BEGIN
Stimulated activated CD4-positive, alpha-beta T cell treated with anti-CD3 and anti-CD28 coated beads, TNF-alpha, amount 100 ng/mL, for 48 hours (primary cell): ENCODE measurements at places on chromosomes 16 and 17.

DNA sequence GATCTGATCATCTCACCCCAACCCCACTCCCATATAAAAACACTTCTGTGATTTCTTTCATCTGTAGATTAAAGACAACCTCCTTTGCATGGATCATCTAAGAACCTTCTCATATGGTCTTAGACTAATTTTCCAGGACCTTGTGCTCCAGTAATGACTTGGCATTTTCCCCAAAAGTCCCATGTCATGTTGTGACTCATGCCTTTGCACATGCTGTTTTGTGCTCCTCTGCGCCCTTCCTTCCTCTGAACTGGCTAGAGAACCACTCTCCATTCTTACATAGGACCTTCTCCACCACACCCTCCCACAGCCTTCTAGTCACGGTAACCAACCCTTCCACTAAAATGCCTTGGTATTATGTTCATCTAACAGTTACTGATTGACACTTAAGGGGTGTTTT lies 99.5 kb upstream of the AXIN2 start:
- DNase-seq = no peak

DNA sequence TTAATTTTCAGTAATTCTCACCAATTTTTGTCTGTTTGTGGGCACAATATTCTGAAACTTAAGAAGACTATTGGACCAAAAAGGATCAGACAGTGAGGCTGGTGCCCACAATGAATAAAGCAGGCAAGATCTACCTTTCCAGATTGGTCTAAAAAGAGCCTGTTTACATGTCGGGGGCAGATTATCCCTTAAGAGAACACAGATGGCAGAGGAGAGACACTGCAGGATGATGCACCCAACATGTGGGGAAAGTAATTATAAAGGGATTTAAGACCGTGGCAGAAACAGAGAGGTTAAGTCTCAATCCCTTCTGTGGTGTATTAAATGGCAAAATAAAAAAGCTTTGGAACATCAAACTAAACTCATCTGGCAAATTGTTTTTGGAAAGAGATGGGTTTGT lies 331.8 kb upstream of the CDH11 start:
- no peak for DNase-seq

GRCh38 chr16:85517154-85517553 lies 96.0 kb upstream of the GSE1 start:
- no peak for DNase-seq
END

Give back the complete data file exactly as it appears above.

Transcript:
Stimulated activated CD4-positive, alpha-beta T cell treated with anti-CD3 and anti-CD28 coated beads, TNF-alpha, amount 100 ng/mL, for 48 hours (primary cell): ENCODE measurements at places on chromosomes 16 and 17.

DNA sequence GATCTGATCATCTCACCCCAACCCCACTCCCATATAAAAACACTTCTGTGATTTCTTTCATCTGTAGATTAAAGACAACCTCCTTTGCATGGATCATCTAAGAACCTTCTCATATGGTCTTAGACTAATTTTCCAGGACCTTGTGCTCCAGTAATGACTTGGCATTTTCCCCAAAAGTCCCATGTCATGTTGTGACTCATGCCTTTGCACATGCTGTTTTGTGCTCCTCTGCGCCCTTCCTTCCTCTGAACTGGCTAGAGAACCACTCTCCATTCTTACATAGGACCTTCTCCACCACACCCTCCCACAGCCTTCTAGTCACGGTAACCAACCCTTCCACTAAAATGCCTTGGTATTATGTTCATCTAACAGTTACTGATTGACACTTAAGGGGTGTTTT lies 99.5 kb upstream of the AXIN2 start:
- DNase-seq = no peak

DNA sequence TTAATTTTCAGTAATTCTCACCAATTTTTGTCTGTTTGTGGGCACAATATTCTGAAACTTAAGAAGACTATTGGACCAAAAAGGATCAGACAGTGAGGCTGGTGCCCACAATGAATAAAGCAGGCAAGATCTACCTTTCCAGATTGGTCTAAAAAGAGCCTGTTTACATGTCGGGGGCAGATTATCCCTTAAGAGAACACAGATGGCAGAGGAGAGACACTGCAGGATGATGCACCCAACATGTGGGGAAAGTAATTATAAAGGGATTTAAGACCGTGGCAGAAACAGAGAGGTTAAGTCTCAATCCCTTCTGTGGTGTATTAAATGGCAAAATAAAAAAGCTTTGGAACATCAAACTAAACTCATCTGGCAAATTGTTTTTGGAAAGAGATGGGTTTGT lies 331.8 kb upstream of the CDH11 start:
- no peak for DNase-seq

GRCh38 chr16:85517154-85517553 lies 96.0 kb upstream of the GSE1 start:
- no peak for DNase-seq